By Giles Eldridge

What to say about museums in Bucharest? Some are actually rather good, others are, let’s say, medium good. The point is that, historically, Romania has never been a country of looters and tomb raiders filling purpose built repositories with stolen goods and foreign treasure, neither does it appear to have been a country of obsessive collectors and hoarders. Thus the very idea of the large museum seems not to have been developed as much as other European places. 

If you think about it too much the notion of a museum is a bit strange but really we should just give in and admit that it’s good to simply look at things, no matter what they are. The smaller museum may lack the grandeur and awe of the monster collections of the world but they make up for in charm and atmosphere.

 

 

The first small gem is the Railway Museum. There are just 3 rooms but they are packed full of models and railway paraphernalia. I suppose if you are a train fanatic you’re going to get even more out of this place than the merely curious but nonetheless it is a tremendous display of train associated things – I particularly liked the telegram machine with a keyboard that resembles a small piano more than a typewriter and of course the highlight, the diorama, i.e. a giant train set. Apparently put together by volunteers and train obsessives spending they weekends producing the largest train set in South East Europe. You don’t get to play with it; that is left to the serious man with the computer console but you do get to look on in wonder at the Lilliputian locomotives. What I like about this place is the alternative entrance from the far platform at Gara de Nord station; you can spot it easily with the cute steam engine outside.

It means that if you have some time on your hands, waiting for your train, then you can just drop in for peek, it’s only 4 lei.

 

Now, you can take the CFR museum in your stride compared to the Aviation Museum, which is something else. Be prepared for filmic time travel with this display of Communist era aviation flotsam and jetsam. It is just a 10 minute walk from the clean chaos of the Promenada Mall at the top end of Calea Floreasca. The first part pf the collection is outside and it is mostly helicopters, some civilian light aircraft and lots of MiGs; the ubiquitous Russian jet fighter. There are many examples of this particular fighting machine from the 1940’s onwards. As a pacifist I’m never going to appreciate their function however one can’t help but admire the design and look of a MiG with the jet engine housed within the fuselage they have the quirky appearance of a Basking shark.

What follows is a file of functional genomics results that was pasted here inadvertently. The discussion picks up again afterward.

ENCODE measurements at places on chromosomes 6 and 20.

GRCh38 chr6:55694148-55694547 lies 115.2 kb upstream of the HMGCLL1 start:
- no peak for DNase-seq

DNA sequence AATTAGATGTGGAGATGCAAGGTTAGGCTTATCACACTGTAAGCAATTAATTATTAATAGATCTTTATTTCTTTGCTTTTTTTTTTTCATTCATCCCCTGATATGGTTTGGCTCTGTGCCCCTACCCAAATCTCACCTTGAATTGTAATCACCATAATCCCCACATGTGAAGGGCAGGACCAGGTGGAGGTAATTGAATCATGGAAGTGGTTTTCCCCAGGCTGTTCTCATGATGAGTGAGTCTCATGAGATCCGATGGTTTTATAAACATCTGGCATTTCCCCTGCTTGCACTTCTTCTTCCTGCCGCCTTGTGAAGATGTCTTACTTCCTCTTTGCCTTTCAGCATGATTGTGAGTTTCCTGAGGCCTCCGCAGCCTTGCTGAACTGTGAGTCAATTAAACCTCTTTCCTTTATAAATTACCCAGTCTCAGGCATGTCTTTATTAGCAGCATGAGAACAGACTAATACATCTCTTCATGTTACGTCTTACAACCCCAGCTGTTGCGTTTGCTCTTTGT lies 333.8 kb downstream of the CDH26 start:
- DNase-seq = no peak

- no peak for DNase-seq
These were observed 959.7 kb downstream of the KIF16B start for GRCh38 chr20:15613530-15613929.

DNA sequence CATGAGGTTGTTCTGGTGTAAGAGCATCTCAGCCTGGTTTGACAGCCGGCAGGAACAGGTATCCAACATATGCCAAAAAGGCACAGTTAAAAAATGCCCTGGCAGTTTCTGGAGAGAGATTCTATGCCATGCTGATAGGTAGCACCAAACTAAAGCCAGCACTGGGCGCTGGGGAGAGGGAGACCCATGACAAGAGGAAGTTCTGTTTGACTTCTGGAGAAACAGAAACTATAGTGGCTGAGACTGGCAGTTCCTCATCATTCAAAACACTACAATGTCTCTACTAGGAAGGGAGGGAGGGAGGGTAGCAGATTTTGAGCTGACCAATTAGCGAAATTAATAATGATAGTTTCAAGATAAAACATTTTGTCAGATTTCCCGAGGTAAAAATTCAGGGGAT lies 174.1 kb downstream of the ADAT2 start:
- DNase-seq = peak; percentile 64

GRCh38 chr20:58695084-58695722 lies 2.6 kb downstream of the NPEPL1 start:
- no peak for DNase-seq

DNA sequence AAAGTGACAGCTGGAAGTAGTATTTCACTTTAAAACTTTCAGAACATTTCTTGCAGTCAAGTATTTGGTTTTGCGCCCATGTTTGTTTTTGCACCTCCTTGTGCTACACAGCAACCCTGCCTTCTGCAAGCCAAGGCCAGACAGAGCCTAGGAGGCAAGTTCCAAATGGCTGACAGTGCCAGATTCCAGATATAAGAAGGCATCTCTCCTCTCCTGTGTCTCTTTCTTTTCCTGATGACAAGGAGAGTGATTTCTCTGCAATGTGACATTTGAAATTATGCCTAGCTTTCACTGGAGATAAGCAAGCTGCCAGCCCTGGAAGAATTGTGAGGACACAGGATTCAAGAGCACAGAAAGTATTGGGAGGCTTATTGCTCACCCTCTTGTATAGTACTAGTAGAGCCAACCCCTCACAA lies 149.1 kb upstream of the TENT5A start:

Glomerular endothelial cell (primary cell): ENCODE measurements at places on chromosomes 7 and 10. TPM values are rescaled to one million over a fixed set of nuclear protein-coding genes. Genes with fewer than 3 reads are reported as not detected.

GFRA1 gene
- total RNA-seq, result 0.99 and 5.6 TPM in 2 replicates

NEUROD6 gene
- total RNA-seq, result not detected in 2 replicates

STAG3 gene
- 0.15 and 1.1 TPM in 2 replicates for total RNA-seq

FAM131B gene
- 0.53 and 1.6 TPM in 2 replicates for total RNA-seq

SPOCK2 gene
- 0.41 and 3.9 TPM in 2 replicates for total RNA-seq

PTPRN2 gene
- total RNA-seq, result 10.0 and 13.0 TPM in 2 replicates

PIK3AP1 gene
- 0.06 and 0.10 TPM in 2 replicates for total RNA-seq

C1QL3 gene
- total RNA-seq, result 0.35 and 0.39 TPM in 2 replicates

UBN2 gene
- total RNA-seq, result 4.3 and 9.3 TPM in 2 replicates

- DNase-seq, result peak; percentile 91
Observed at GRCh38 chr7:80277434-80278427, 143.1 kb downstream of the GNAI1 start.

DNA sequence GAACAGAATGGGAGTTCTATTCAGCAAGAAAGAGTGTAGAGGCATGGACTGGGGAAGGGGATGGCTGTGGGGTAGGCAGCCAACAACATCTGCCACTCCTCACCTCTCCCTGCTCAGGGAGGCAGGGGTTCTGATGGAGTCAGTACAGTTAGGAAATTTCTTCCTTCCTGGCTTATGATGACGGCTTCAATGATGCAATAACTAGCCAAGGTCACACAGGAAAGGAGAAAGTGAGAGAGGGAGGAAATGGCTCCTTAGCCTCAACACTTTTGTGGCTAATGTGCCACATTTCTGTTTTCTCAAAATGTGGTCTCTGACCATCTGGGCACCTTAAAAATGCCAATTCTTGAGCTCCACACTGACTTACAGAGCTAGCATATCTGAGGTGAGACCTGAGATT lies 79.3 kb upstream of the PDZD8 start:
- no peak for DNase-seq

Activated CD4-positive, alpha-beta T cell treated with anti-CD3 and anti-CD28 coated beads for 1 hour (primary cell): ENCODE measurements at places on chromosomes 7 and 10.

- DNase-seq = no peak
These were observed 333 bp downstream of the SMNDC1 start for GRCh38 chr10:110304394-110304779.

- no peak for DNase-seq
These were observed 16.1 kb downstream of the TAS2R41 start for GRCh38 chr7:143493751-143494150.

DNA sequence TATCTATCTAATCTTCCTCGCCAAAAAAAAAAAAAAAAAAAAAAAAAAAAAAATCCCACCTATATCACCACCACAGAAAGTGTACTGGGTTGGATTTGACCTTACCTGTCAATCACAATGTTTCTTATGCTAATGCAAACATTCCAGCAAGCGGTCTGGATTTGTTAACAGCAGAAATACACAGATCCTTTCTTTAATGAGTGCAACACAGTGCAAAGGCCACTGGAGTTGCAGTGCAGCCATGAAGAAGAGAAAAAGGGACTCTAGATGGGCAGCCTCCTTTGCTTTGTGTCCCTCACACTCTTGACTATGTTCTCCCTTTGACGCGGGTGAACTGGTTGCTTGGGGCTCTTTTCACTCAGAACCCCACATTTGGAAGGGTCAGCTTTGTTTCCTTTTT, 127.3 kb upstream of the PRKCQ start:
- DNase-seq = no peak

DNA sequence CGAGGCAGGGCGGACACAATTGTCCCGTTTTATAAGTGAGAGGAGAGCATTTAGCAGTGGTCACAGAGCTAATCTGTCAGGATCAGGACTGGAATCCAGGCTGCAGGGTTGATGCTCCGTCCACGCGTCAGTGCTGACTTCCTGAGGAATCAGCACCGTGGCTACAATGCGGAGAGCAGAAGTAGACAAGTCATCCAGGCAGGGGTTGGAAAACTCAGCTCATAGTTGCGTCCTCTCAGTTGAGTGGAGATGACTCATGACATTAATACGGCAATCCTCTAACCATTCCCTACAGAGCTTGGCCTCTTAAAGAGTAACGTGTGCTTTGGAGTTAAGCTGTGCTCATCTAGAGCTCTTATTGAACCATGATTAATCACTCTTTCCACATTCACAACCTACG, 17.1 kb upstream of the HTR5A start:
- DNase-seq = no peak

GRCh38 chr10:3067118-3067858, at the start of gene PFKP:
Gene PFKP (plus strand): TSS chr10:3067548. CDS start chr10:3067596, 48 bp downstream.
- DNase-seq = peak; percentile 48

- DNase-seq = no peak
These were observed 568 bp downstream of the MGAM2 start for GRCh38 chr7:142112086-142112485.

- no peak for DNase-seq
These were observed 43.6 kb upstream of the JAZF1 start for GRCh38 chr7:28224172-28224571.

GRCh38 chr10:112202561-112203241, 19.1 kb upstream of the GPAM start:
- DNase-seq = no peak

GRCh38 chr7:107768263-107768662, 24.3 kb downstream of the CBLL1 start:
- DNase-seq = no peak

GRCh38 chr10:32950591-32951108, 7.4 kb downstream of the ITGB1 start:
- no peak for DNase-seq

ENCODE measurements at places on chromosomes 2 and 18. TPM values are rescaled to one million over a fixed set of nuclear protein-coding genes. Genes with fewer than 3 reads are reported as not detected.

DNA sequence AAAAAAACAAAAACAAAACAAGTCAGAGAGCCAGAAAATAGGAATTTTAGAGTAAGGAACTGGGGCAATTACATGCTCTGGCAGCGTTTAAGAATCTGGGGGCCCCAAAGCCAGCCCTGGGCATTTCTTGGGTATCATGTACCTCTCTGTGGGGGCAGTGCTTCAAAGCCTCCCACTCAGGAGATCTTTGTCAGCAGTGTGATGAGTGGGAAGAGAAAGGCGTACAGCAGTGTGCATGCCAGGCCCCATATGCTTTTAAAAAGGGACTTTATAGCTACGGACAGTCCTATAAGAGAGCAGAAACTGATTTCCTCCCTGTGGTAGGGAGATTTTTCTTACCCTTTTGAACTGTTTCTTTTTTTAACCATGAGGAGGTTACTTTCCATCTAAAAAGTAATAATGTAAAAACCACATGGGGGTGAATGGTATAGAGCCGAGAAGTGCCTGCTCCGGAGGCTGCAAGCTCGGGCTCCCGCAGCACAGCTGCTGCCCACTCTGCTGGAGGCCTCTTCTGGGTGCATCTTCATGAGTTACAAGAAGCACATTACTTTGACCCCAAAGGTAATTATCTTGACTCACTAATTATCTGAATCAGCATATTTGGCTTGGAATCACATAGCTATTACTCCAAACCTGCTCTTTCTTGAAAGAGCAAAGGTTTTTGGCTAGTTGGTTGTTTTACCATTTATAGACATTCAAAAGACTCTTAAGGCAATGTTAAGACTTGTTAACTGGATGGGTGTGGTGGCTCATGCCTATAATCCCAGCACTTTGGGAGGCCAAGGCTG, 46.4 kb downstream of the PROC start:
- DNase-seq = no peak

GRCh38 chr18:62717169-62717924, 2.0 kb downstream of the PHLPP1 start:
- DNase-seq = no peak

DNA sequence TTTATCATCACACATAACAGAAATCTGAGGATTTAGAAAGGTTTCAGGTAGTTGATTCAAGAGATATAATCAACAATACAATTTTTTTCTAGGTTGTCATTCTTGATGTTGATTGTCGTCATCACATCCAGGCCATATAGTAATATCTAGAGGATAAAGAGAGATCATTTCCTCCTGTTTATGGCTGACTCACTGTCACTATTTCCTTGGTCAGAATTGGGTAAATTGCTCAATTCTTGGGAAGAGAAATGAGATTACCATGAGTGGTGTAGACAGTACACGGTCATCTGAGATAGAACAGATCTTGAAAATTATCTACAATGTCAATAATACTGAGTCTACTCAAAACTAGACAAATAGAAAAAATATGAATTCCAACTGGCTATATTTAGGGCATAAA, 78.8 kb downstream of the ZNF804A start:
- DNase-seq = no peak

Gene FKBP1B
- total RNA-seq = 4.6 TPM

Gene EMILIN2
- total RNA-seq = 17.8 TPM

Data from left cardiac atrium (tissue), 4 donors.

During my visit and in the heat of the day the attendant was taking a snooze and why not, what am I going to do, steal an aeroplane? The ambiance is like a film set and the whole thing is made more strange with the relatively recent addition of a Maramureș style wooden church set among the rusting remnants of other military hardware.

 

 

Inside the museum building it’s a little different as you are plunged into near total darkness – is the intention to produce an installation of an abandoned airfield at night? I think that this might actually be the case but it’s not clear. At any event your eyes get used to it and there are some good displays amongst some difficult to see items. There is a beautiful reconstruction of Traian Vuia’s flying contraption the Vuia 1 from 1906. After this some models of other pioneers of flight, then some light aircraft and various associated items like a jet pack and personal helicopter backpack. A short walk through an endearing wartime street scene leads to another hangar for more MiG action etc. Again the knowledgeable aeronautic head is going to appreciate the finer details of the engineering and rarity whilst the more poetic soul is always going to love the Tarkovsky atmosphere of this place.

 


 

Muzeul Căilor Ferate Române

Romanian Railway Museum

Calea Griviței 193

Weds. to Sun. 10am-4pm

4 Lei entrance and13 Lei for photography.

 

Muzeul National Al Aviatiei Române

National Aviation Museum

Strada Fabrica de Glucoza 2-4

Tues. to Fri. 9am-4pm

Sat. Sun. 10am-5pm

20 Lei entrance and10 Lei for photography

About The Author

Related Posts

Leave a Reply

Your email address will not be published.